Allegations of Cliquism and Discrimination in One of Quebec’s Student Federations
ASSÉ Committee Resigns, Cites Lack of Inclusiveness
On Feb. 1, the Association pour une solidarité syndicale étudiante’s three-member Comité aux luttes sociales, a committee for social struggles, resigned en masse with the publication of an open letter to federation members outlining ASSÉ’s shortcomings—most notably a lack of ethnic and linguistic inclusiveness.
The letter describes ASSÉ as an overly hierarchical organization rife with top-down pressures and riddled with cliquism, where anglophones, allophones and “racialized” members are made to feel like outsiders.
“Despite the social justice values put forth by ASSÉ, its structures make it difficult for [ASSÉ] to embody these values,” the letter reads in French. “Although we believe [that] ASSÉ […] has the potential to accomplish great things, for us the honeymoon is over.”
Authors Myriam Tardif, Rushdia Mehreen and Beatriz Munoz identify themselves as “persons of diverse origins and languages.” They say that “relationships of dominance” were present when the organization interacted with “racialized” members of the committee.
“Our impression was that white people on the [social struggles] committee were addressed with priority,” the letter reads. “Racialized members of the social struggles committee were systematically hesitant to go to the Conseil de Coordination [coordinating council].”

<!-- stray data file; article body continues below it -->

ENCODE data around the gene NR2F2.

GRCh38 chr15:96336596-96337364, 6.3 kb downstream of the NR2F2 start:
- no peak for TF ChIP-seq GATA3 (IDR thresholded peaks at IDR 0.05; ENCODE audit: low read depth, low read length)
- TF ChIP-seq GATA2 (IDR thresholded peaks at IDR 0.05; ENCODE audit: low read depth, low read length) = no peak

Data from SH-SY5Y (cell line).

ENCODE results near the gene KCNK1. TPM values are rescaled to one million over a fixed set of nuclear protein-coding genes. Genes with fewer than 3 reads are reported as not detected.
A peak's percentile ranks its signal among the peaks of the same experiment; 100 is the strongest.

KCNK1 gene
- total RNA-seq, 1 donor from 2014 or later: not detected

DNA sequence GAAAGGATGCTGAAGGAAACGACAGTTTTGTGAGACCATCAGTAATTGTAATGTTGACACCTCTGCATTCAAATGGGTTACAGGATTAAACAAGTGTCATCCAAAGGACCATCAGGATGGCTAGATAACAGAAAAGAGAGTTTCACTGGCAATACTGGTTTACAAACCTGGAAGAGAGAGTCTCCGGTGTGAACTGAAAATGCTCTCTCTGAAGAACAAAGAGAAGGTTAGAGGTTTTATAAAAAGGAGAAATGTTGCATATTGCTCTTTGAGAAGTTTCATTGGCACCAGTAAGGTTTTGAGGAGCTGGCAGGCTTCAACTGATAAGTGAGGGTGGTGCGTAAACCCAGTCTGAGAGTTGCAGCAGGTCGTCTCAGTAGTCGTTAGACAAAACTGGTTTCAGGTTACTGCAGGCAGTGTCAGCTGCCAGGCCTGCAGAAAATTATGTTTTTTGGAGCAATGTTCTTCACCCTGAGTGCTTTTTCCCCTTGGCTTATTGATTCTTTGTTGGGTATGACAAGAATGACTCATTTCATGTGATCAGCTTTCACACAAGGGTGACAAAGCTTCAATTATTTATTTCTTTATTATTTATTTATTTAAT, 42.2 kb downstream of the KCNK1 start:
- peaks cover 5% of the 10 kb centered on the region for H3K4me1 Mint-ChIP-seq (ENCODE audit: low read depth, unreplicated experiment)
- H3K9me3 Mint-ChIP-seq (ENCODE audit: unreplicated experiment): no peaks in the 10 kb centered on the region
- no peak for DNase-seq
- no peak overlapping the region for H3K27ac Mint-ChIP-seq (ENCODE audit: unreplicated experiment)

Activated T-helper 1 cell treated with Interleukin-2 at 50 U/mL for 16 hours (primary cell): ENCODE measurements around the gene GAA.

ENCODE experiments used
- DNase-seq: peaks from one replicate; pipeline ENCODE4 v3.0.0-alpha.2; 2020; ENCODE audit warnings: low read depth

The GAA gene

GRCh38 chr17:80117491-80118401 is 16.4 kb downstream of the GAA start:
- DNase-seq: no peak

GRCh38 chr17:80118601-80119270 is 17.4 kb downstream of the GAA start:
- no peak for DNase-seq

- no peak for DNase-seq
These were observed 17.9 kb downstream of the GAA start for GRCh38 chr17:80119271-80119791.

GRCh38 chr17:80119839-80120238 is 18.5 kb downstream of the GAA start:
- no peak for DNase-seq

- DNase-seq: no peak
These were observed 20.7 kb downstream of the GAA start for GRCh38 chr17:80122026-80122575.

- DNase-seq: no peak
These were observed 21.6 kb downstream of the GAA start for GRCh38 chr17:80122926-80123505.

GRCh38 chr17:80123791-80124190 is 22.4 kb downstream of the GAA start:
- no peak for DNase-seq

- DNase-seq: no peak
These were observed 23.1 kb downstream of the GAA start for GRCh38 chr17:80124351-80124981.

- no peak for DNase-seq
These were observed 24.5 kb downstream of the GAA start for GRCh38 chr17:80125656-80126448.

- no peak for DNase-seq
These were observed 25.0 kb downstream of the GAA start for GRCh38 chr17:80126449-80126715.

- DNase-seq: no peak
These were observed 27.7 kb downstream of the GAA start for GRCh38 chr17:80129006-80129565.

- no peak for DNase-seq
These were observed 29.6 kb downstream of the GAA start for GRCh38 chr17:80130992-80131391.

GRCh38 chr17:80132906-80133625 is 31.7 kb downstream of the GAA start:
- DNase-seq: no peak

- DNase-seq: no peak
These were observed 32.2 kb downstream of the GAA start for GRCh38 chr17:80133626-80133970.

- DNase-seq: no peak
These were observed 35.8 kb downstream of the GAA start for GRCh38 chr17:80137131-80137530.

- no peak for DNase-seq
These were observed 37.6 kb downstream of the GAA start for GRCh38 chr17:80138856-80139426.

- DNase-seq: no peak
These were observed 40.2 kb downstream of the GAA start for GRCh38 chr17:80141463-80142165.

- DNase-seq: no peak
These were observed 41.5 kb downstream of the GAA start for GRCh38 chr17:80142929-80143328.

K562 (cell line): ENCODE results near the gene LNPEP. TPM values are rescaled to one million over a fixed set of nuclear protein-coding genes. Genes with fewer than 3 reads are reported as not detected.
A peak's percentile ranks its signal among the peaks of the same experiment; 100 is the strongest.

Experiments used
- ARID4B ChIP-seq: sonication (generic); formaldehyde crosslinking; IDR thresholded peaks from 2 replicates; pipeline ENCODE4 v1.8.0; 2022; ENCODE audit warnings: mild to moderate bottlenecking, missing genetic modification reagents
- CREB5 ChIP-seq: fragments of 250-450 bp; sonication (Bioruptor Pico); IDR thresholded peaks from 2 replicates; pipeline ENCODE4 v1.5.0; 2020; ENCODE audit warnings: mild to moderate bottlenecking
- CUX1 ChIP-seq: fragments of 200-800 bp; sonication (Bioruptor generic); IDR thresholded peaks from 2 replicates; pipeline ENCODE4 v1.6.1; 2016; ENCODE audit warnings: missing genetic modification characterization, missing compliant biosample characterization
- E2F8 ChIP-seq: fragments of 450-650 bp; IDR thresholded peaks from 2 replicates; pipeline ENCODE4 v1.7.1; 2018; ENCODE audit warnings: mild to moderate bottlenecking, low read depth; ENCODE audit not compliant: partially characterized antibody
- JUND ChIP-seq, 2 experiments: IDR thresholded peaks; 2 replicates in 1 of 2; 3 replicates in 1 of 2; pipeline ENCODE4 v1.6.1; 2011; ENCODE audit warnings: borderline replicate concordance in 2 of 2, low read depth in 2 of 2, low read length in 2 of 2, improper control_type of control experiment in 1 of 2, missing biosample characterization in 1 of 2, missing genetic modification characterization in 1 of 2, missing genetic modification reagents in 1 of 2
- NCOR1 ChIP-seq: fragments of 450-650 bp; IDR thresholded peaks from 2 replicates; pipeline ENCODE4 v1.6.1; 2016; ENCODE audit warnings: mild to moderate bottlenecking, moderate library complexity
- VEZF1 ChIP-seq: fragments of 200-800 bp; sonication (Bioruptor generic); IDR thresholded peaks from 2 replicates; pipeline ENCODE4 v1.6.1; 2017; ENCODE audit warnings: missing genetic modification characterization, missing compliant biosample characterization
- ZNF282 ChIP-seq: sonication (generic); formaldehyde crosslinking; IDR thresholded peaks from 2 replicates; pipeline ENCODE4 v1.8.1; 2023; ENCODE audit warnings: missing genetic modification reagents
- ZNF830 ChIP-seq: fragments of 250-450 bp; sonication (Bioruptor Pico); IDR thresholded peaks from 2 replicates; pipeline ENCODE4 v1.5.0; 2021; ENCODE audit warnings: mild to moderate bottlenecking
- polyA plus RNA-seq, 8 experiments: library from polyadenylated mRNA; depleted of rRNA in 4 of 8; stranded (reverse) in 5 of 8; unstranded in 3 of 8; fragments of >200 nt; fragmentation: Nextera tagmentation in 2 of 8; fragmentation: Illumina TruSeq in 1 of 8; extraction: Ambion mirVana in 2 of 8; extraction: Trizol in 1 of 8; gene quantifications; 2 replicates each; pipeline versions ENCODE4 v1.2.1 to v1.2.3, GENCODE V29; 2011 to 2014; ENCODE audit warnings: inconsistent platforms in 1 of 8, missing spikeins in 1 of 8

The letter also hints that non-white, non-francophone ASSÉ members are prevented from moving up in the organization.
“Why don’t we see racialized students at the congress and in other ASSÉ events and activities?” it asks. “The experience of racialized/non-francophone people on the social struggles committee and other students we know leads [us] to think that there may not be many opportunities for [these students].”
The letter, which also complains of ASSÉ’s hierarchical structure, ends with a list of recommendations to make ASSÉ more inclusive.
In an email to The Link, Mehreen explained her committee’s decision to share the letter.
“The resignation turned out to be public because the text in it also served as the reflection text for the Orientation Congress of ASSÉ,” she said.
Mehreen also elaborated on her decision in a post on her personal blog.
Asked about the letter’s allegations in a Feb. 4 interview, ASSÉ executive member Jérémie Bédard-Wien told The Link that he thought the letter “contributes to a healthy debate within ASSÉ,” adding that the letter would be discussed during the organization’s orientation congress in March.
“I think many of the remarks made by the Comité aux luttes sociales are right, and we must work towards making ASSÉ a more inclusive association,” said Bédard-Wien. “That will be done from the inside, certainly. It is sad to see them go for that reason.”
“We’re not threatened by these comments—we’re an open association,” he continued.
“We think that if some people don’t see us as inclusive, then we must improve that and make sure […] that the problems encountered by the Comité aux luttes sociales are not replicated in the future.”
When asked about the letter’s insights on ASSÉ’s hierarchical nature, Bédard-Wien replied, “The strike, obviously, had a very high rhythm. Many debates were, sadly, put aside to concentrate on the daily goings of the strike. Now we have the time for these debates to be held.”
Bédard-Wien responded to previous charges of racism within the Quebec student movement in a Dec. 1 article on Rabble.ca, saying, “Challenging racism within and outside is not our movement’s forte: I have no trouble admitting that we have a lot to learn.
“However, to discount general assemblies or, more generally, structural change on that basis is […] a political smokescreen used to draw attention away from […] debates about direct democracy.”
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